Ted Cruz, Dildos and the Awful Concept of “Historical Rights”

Political correctness can come from the left or the right. When it comes from the right, we should call it “religious correctness.” But the underlying principles are the same. Like the political correctness of the left, the religious correctness of the right advocates the use of government force to coerce people into doing what they don’t wish to do, and have no obligation to do; or to prevent them from doing what they have every legal right to do (rational or not).

Here’s a case example, and it involves fundamentalist Christian Ted Cruz’s time as Solicitor General:

In 2004, companies that owned Austin [Texas] stores selling sex toys and a retail distributor of such products challenged a Texas law outlawing the sale and promotion of supposedly obscene devices. Under the law, a person who violated the statute could go to jail for up to two years.

At the time, only three states — Mississippi, Alabama, and Virginia — had similar laws. (The previous year, a Texas mother who was a sales rep for Passion Parties was arrested by two undercover cops for selling vibrators and other sex-related goods at a gathering akin to a Tupperware party for sex toys. No doubt, this had worried businesses peddling such wares.) The plaintiffs in the sex device case contended the state law violated the right to privacy under the 14th Amendment. They argued that many people in Texas used sexual devices as an aspect of their sexual experiences. They claimed that in some instances one partner in a couple might be physically unable to engage in intercourse or have a contagious disease (such as HIV), and that in these cases such devices could allow a couple to engage in safe sex.

But a federal judge sent them packing, ruling that selling sex toys was not protected by the Constitution. The plaintiffs appealed, and [Ted] Cruz’s solicitor general office had the task of preserving the law. In 2007, Cruz’s legal team, working on behalf of then-Attorney General Greg Abbott (who now is the governor), filed a 76-page brief calling on the US Court of Appeals for the 5th Circuit to uphold the lower court’s decision and permit the law to stand. The filing noted, “The Texas Penal Code prohibits the advertisement and sale of dildos, artificial vaginas, and other obscene devices” but does not “forbid the private use of such devices.” The plaintiffs had argued that this case was similar to Lawrence v. Texas, the landmark 2003 Supreme Court decision that struck down Texas’ law against sodomy. But Cruz’s office countered that Lawrence ”focused on interpersonal relationships and the privacy of the home” and that the law being challenged did not block the “private use of obscene devices.” Cruz’s legal team asserted that “obscene devices do not implicate any liberty interest.” And its brief added that “any alleged right associated with obscene devices” is not “deeply rooted in the Nation’s history and traditions.” In other words, Texans were free to use sex toys at home, but they did not have the right to buy them.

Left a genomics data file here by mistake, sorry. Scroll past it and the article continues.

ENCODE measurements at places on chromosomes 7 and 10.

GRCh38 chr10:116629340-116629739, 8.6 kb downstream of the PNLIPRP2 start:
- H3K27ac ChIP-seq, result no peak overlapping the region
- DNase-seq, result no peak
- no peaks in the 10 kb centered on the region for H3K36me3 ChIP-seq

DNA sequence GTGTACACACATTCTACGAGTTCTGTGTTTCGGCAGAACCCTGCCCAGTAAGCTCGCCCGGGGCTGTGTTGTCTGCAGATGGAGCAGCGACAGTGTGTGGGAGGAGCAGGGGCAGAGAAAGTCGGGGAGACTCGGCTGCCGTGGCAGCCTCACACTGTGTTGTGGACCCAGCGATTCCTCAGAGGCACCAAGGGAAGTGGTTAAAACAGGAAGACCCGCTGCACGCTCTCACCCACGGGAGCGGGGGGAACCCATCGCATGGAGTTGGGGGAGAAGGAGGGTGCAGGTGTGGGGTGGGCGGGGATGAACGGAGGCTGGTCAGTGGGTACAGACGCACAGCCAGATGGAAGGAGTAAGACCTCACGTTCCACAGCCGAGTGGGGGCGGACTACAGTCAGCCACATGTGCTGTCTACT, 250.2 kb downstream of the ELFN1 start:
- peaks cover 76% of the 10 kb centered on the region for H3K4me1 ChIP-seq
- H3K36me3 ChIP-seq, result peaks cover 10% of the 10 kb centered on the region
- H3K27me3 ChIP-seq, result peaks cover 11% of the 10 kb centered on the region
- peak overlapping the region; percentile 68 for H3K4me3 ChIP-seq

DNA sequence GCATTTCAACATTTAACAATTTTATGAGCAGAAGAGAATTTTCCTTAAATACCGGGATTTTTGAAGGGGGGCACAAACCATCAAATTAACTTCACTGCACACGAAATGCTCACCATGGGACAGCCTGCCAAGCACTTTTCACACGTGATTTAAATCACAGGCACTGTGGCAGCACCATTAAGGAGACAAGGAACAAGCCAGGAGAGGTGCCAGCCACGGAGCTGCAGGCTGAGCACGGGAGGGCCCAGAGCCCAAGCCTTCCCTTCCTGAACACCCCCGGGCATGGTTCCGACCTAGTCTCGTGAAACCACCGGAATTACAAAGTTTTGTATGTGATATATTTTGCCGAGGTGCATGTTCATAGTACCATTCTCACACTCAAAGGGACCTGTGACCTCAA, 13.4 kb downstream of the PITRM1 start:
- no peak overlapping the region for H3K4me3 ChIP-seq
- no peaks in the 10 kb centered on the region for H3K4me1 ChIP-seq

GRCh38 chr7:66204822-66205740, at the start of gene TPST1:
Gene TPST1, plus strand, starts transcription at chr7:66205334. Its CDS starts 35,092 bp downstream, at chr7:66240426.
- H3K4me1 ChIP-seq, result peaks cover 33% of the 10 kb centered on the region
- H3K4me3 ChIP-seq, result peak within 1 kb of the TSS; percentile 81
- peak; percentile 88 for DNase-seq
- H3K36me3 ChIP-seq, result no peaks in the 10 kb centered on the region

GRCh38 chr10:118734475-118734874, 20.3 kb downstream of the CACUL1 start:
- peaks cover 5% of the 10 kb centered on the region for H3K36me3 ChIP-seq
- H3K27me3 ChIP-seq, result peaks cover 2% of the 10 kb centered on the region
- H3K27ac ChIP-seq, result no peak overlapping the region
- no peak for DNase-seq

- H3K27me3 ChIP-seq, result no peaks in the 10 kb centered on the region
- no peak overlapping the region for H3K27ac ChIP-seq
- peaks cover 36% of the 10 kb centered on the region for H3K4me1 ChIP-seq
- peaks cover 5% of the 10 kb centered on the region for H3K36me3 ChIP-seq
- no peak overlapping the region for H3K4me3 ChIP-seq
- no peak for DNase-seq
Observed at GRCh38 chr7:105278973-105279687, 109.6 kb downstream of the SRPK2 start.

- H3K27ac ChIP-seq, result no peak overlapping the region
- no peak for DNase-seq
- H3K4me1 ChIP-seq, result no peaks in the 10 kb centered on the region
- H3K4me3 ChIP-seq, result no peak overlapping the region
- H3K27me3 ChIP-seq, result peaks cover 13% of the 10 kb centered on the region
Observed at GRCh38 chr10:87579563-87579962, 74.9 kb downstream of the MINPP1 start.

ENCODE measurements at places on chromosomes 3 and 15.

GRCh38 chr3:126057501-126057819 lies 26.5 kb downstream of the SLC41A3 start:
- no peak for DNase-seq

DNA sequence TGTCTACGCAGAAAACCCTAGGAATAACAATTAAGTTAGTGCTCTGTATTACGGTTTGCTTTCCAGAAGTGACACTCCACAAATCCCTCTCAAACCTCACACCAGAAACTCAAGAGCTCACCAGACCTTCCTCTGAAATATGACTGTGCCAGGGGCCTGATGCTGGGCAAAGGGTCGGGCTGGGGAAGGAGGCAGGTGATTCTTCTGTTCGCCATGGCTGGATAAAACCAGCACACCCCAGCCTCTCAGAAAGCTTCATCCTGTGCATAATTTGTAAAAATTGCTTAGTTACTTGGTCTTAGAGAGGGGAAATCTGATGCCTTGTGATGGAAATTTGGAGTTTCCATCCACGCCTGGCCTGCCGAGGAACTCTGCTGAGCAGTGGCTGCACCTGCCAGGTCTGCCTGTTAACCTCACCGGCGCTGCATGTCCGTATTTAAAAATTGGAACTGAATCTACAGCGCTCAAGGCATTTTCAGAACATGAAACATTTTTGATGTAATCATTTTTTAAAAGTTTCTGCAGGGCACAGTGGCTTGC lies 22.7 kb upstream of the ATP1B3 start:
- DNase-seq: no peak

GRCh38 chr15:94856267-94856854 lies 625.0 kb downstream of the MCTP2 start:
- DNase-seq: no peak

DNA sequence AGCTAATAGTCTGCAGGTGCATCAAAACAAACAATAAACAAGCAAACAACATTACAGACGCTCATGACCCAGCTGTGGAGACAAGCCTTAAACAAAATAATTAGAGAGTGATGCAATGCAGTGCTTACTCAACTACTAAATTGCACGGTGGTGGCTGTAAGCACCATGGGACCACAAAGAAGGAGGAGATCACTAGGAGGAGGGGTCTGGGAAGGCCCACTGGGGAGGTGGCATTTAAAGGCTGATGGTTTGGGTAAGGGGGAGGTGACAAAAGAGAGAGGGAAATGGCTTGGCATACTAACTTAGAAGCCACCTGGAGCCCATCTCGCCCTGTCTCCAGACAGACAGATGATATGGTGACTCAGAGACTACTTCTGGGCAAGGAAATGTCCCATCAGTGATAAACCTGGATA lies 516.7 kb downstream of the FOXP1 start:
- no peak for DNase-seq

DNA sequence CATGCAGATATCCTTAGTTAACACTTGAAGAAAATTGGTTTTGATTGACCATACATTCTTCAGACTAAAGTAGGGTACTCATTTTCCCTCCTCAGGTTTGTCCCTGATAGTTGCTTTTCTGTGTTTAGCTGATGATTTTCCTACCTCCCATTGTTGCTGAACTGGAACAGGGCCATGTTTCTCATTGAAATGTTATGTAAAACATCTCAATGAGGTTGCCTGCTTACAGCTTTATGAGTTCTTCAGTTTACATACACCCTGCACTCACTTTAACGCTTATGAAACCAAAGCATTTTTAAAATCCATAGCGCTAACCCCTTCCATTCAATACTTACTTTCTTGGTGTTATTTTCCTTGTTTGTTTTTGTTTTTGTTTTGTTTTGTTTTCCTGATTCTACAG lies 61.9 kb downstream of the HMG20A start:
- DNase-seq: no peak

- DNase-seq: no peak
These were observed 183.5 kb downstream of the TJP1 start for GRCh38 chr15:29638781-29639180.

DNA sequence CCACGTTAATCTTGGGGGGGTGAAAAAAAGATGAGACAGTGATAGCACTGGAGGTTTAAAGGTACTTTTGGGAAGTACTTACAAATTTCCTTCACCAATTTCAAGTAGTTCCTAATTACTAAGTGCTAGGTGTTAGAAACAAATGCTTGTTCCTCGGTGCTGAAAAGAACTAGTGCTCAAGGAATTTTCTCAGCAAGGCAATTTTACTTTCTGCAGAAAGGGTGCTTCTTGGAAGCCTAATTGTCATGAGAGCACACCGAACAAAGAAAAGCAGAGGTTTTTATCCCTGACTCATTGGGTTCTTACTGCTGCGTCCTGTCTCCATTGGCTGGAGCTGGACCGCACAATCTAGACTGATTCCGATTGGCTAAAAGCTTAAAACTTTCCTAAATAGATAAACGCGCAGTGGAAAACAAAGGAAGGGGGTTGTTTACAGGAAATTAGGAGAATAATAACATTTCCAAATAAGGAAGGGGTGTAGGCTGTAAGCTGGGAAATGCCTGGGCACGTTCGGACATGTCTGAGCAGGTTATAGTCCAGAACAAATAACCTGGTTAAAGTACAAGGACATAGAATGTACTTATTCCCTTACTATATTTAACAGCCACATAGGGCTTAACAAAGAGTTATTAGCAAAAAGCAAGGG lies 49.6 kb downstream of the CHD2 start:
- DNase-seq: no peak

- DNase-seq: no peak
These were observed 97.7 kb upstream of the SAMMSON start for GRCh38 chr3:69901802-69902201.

First of all, what business does the government (federal or state) have in defining what is or is not an “obscene” device in the first place? Obscenity is a value judgment. While value judgments can be objectively verified or refuted (as in the value judgment that living a life of heroin addiction is objectively bad), making value judgments for people is not the job of the government. Government is supposed to protect people from criminals, i.e. those who impose force or fraud on others. Government is not supposed to determine what’s obscene, what is not obscene, and then protect people from that obscenity.

In this case, Ted Cruz tried to have it both ways. As the article points out, he’s implying that while you have a right to do what you please in your own bedroom, by yourself or with consenting adults, you do not have the right to buy the equipment or materials you might wish to you use in that bedroom.  Ridiculous.

The issue here is not a right to privacy so much as a right to private property. The people who manufacture dildos or other sex toys that Ted Cruz and the state of Texas deem obscene have a right to sell those products to willing customers without any legal ramifications. The same goes for those who wish to buy them. If a law is passed by any state or locality violating this right to private property and contractual agreement among consenting parties, then the federal government would be right to strike it down.